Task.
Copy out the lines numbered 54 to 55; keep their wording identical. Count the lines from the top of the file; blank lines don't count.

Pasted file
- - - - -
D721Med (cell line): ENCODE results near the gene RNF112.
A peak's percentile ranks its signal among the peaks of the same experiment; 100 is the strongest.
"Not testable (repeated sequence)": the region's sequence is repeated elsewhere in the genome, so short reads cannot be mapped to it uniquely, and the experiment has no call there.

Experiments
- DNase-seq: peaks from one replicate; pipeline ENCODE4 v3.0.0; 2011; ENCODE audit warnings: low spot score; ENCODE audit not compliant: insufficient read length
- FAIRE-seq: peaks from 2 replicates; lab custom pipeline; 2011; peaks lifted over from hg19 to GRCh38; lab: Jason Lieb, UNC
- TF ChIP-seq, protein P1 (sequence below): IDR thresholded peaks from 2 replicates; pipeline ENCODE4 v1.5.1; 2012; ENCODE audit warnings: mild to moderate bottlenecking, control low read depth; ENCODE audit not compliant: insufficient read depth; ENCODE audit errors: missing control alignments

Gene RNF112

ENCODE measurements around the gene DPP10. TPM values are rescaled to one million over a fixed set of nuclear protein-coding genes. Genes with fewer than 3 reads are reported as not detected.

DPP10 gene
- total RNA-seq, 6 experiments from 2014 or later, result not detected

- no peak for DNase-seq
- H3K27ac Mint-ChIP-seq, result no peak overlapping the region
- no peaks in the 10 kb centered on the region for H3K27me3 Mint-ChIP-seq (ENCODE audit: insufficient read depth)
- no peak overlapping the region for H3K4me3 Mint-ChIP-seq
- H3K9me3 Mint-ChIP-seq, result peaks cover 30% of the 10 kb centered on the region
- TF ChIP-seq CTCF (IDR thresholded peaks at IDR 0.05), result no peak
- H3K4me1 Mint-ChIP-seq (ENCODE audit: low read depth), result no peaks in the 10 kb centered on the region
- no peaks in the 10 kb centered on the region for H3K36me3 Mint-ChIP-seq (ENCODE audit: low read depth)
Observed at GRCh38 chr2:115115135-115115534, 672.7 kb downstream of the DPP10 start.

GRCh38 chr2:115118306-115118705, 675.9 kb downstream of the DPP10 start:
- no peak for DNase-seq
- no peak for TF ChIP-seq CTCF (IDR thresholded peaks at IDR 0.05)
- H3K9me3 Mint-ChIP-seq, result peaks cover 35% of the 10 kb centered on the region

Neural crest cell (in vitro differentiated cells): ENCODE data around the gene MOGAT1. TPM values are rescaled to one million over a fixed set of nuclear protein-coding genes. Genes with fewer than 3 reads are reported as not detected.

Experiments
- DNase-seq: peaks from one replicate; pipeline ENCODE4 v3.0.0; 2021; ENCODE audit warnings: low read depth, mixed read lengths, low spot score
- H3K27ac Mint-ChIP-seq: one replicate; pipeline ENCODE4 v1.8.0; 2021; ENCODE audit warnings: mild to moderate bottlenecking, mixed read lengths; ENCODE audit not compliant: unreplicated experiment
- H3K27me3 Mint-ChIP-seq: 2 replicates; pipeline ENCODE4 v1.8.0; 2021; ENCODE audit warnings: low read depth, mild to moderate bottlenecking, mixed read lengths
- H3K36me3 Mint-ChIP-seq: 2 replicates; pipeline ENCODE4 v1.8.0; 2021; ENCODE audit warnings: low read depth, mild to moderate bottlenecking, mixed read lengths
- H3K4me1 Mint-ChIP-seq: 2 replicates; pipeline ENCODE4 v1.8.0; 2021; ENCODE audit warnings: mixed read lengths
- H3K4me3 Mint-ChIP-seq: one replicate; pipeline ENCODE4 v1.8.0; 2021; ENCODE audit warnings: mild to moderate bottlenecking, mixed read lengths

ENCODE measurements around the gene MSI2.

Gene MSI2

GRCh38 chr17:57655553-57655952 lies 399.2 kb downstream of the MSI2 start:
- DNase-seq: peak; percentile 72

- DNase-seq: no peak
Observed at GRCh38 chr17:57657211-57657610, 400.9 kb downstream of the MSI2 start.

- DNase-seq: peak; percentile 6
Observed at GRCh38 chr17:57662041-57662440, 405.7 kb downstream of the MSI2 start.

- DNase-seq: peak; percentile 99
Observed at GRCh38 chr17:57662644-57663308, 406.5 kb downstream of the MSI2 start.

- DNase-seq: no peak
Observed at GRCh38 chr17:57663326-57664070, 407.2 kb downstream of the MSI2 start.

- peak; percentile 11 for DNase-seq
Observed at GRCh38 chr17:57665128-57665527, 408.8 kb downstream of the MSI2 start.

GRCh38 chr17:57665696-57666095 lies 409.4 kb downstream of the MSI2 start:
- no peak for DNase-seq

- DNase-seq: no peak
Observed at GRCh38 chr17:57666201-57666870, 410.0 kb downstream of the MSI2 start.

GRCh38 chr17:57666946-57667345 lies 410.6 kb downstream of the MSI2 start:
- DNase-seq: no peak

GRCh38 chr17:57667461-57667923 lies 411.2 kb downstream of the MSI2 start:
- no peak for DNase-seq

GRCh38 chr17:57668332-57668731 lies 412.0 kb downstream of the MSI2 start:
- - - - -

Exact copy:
- no peak for DNase-seq

GRCh38 chr17:57668332-57668731 lies 412.0 kb downstream of the MSI2 start: